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Effect of dietary restriction and subsequent re-alimentation on the transcriptional profile of hepatic tissue in cattle

Overview of attention for article published in BMC Genomics, March 2016
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Title
Effect of dietary restriction and subsequent re-alimentation on the transcriptional profile of hepatic tissue in cattle
Published in
BMC Genomics, March 2016
DOI 10.1186/s12864-016-2578-5
Pubmed ID
Authors

Kate Keogh, David A. Kenny, Paul Cormican, Alan K. Kelly, Sinead M. Waters

Abstract

Compensatory growth (CG) is an accelerated growth phenomenon observed in animals upon re-alimentation following a period of dietary restriction. It is typically utilised in livestock systems to reduce feed costs during periods of reduced feed availability. The biochemical mechanisms controlling this phenomenon, however, are yet to be elucidated. This study aimed to uncover the molecular mechanisms regulating the hepatic expression of CG in cattle, utilising RNAseq. RNAseq was performed on hepatic tissue of bulls following 125 days of dietary restriction (RES) and again following 55 days of subsequent re-alimentation during which the animals exhibited significant CG. The data were compared with those of control animals offered the same diet on an ad libitum basis throughout (ADLIB). Elucidation of the molecular control of CG may yield critical information on genes and pathways which could be targeted as putative molecular biomarkers for the selection of animals with improved CG potential. Following a period of differential feeding, body-weight and liver weight were 161 and 4 kg higher, respectively, for ADLIB compared with RES animals. At this time RNAseq analysis of liver tissue revealed 1352 significantly differentially expressed genes (DEG) between the two treatments. DEGs indicated down-regulation of processes including nutrient transport, cell division and proliferation in RES. In addition, protein synthesis genes were up-regulated in RES following a period of restricted feeding. The subsequent 55 days of ad libitum feeding for both groups resulted in the body-weight difference reduced to 84 kg, with no difference in liver weight between treatment groups. At the end of 55 days of unrestricted feeding, 49 genes were differentially expressed between animals undergoing CG and their continuously fed counterparts. In particular, hepatic expression of cell proliferation and growth genes were greater in animals undergoing CG. Greater expression of cell cycle and cell proliferation genes during CG was associated with a 100 % recovery of liver weight during re-alimentation. Additionally, an apparent up-regulation in capacity for cellular protein synthesis during restricted feeding may contribute to and sustain CG during re-alimentation. DEGs identified are potential candidate genes for the identification of biomarkers for CG, which may be incorporated into future breeding programmes.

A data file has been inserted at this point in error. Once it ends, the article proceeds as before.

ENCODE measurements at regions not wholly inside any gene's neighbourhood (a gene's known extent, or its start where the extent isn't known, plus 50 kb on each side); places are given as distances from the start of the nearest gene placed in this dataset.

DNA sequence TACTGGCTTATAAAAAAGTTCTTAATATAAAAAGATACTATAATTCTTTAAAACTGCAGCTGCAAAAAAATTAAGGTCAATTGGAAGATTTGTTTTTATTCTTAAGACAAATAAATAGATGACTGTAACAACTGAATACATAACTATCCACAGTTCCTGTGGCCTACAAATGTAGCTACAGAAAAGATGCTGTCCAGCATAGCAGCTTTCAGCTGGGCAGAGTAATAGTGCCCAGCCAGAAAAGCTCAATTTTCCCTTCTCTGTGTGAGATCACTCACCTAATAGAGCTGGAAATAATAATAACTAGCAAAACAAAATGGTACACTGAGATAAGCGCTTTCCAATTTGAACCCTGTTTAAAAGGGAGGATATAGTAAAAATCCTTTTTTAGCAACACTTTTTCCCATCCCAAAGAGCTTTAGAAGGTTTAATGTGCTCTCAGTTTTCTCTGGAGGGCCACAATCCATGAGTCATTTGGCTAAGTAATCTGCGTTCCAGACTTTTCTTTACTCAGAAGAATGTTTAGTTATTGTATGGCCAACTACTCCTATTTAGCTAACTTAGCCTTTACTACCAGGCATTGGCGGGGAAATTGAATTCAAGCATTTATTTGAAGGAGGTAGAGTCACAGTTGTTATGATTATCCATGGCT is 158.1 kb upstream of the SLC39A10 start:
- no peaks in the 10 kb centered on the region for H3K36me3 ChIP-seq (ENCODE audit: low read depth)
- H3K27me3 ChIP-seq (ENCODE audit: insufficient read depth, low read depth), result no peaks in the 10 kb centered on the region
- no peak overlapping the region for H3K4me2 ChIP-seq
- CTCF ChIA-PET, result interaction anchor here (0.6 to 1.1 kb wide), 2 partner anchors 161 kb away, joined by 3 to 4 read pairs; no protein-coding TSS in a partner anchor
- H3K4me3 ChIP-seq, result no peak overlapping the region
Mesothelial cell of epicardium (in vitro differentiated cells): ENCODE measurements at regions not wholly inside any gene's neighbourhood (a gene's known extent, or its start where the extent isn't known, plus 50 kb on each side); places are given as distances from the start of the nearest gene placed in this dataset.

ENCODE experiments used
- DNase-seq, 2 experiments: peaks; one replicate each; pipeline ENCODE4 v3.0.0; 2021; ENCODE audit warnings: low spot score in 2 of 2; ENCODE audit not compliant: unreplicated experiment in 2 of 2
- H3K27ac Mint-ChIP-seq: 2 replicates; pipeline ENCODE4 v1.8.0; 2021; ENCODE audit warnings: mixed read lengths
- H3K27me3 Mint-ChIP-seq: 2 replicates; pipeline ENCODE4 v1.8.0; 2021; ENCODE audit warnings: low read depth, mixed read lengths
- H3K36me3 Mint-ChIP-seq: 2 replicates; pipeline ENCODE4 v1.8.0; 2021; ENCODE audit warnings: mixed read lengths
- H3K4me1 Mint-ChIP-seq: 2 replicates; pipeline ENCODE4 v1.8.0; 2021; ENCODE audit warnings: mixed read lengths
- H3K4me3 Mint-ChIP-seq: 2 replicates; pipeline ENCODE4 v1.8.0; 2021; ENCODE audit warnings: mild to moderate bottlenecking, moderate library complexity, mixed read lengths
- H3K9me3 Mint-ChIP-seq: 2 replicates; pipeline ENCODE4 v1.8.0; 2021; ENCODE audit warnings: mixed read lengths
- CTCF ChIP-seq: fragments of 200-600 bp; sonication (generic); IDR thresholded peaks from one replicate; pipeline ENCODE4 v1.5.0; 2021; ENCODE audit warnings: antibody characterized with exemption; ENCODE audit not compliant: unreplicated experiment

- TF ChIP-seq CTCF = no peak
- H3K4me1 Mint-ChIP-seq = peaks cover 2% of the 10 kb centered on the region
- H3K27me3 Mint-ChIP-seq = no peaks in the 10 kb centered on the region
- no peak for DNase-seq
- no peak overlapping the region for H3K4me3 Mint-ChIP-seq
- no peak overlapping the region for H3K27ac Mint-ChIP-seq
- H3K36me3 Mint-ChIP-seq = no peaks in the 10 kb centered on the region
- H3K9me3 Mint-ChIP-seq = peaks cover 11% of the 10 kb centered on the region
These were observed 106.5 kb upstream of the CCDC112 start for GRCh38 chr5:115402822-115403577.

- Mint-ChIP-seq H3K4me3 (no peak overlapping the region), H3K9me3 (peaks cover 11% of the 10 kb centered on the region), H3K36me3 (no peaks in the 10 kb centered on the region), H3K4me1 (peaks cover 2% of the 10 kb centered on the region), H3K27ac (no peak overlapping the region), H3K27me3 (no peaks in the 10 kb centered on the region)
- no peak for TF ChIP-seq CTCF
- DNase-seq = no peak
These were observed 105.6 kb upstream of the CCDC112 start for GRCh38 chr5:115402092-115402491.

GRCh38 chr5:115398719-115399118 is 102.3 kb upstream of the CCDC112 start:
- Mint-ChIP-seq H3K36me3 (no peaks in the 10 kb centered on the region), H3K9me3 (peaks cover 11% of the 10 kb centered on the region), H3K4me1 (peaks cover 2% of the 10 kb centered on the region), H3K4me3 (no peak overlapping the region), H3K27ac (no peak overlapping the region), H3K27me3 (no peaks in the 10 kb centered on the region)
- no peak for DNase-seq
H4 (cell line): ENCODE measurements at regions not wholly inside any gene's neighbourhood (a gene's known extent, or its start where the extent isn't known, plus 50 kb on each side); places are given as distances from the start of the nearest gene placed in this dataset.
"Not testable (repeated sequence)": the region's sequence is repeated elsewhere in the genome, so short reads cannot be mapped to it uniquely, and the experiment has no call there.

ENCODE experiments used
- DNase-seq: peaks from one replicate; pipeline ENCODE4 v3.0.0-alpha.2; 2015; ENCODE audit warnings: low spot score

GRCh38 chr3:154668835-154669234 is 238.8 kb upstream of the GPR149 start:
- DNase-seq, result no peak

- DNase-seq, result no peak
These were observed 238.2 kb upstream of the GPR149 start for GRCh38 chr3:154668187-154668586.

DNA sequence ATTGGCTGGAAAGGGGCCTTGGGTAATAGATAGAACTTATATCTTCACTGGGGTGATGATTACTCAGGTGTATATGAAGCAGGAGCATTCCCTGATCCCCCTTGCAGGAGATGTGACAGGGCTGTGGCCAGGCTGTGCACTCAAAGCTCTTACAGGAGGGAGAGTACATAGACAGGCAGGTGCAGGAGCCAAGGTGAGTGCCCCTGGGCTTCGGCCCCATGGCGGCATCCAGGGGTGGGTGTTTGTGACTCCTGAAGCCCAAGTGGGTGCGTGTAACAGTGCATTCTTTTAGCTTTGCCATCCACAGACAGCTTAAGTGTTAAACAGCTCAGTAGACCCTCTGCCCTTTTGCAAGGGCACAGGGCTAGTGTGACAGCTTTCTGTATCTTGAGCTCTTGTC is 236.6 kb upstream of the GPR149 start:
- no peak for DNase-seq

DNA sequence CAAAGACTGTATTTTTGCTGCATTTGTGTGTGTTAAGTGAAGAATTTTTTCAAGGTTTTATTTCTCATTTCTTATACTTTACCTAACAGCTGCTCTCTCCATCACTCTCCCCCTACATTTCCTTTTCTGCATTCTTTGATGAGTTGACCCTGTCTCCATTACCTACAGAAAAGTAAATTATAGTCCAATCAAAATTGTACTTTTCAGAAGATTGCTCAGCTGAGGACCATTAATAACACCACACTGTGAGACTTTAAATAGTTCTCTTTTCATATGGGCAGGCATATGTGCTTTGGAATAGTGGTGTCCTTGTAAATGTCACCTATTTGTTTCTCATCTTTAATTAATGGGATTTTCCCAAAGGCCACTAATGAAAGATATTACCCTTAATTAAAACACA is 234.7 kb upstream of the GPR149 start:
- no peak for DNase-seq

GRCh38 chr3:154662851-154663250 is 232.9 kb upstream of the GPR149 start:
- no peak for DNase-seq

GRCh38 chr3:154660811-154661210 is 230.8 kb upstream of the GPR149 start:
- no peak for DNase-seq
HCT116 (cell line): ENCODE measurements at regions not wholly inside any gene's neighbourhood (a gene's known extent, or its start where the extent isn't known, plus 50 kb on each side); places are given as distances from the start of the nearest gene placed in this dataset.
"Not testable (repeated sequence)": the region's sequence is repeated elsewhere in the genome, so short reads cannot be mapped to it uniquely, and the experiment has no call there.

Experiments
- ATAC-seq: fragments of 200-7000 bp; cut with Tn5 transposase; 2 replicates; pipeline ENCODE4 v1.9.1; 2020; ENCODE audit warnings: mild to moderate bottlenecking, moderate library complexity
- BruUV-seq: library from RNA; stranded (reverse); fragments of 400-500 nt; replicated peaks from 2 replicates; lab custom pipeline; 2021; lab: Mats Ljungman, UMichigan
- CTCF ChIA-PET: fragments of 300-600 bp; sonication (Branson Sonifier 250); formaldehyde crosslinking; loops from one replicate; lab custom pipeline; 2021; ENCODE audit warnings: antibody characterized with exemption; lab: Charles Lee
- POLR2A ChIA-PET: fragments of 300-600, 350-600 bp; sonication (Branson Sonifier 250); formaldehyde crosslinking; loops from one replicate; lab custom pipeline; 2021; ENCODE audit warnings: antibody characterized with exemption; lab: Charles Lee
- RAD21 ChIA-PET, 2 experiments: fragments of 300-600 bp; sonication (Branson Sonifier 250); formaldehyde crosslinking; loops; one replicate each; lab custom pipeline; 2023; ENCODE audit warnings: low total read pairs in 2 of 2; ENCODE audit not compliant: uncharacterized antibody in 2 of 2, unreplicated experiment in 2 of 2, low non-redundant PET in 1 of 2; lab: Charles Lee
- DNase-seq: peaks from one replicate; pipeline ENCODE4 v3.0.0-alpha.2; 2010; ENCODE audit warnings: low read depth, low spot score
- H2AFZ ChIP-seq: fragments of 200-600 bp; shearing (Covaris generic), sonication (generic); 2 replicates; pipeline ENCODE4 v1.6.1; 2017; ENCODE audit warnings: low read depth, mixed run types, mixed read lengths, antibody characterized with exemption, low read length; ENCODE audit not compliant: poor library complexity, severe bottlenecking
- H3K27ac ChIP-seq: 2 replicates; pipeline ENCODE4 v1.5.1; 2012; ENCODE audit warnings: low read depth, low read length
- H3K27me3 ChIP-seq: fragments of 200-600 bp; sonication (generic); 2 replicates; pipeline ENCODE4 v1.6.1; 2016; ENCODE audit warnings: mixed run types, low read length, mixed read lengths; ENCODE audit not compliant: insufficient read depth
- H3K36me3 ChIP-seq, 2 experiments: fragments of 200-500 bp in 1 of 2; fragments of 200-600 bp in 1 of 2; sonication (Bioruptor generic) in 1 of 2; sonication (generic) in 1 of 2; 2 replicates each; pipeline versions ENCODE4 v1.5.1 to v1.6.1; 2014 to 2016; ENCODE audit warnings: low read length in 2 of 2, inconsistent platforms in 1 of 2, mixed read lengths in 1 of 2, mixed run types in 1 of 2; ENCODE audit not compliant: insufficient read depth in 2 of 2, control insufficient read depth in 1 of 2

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Mendeley readers

The data shown below were compiled from readership statistics for 20 Mendeley readers of this research output. Click here to see the associated Mendeley record.

Geographical breakdown

Country Count As %
Unknown 20 100%

Demographic breakdown

Readers by professional status Count As %
Student > Master 4 20%
Researcher 4 20%
Student > Bachelor 2 10%
Professor 2 10%
Student > Ph. D. Student 1 5%
Other 2 10%
Unknown 5 25%
Readers by discipline Count As %
Agricultural and Biological Sciences 8 40%
Veterinary Science and Veterinary Medicine 2 10%
Nursing and Health Professions 1 5%
Biochemistry, Genetics and Molecular Biology 1 5%
Engineering 1 5%
Other 0 0%
Unknown 7 35%

Attention Score in Context

This research output has an Altmetric Attention Score of 1. This is our high-level measure of the quality and quantity of online attention that it has received. This Attention Score, as well as the ranking and number of research outputs shown below, was calculated when the research output was last mentioned on 18 March 2016.
All research outputs
#6,412,170
of 7,408,484 outputs
Outputs from BMC Genomics
#4,826
of 5,427 outputs
Outputs of similar age
#236,396
of 279,899 outputs
Outputs of similar age from BMC Genomics
#196
of 217 outputs
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